We decided to get off our feet for a few minutes before we tackled the crowd inside the Holiday Market. There were benches in Union Square where we could sit down for a minute to people watch. It turned out there were more pigeons than humans occupying this small square of New York City real estate. They weren’t happy with Rooster and me invading their territory, especially since we hadn’t brought anything to feed them for lunch. The bench we found was comfortable and free from pigeon droppings. We spent a relaxing few minutes watching the time tick away on the massive digital artwork called “The Passage” attached to the building across the street from where we sat on the iron bench. This gigantic expression of the passage of time was created by Kristin Jones and Andrew Ginzel. This piece of electrifying art includes several sections. I knew I was in the right place when I spotted chickens among the clutter. The most noticeable is a round circular void where steam escapes through periodically during the day. This whole is surrounded by a pattern of circles, which extend outward throughout the piece. There is a long pole inserted into the middle of the top of the rings and an iron hand placed above the void. Boulders are affixed at the bottom of the sculpture. The digital numbers reflect the passage of time in hours, minutes, seconds, and even military time. Rooster and I concluded we passed enough minutes lollygagging. We needed to get back up on our feet if we were going to see everything the Holiday Market had to offer.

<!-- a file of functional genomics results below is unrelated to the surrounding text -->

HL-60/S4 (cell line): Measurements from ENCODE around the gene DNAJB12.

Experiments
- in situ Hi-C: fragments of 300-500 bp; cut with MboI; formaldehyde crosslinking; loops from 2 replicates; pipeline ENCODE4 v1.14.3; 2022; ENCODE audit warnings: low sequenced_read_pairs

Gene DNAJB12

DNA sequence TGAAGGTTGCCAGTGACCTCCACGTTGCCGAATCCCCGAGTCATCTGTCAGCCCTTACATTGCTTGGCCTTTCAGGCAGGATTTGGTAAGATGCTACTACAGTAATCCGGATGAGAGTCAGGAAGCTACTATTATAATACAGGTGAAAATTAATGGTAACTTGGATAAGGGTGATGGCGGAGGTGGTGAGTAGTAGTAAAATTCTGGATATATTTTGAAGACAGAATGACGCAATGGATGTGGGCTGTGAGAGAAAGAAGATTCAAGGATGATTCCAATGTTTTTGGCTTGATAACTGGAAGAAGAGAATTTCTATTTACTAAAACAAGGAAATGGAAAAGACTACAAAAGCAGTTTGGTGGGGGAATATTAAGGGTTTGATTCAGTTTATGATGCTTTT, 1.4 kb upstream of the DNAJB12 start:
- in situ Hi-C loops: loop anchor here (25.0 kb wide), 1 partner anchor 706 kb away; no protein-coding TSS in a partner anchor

This upscale place where local artists and vendors display their wares was a stark contrast to the Bushwick Market, we visited a few days earlier. This place is neat and tidy. Union Square was first named Union Place. It was a potter’s field graveyard where unidentified bodies were laid to rest until 1831. By the 1870s, it was one of the city’s most notable parks. The first-ever American Labor Day rally took place in Union Square in September of 1882. This demonstration set the stage for the park, becoming the epicenter for protest activity in New York City. There is a year-round greenmarket at the back of the park. Rooster and I visited the farmer’s market-style section of the park where produce is sold during our journey through the narrow lanes, which were lined with vendors and artists selling their wares to a massive throng of Christmas shoppers.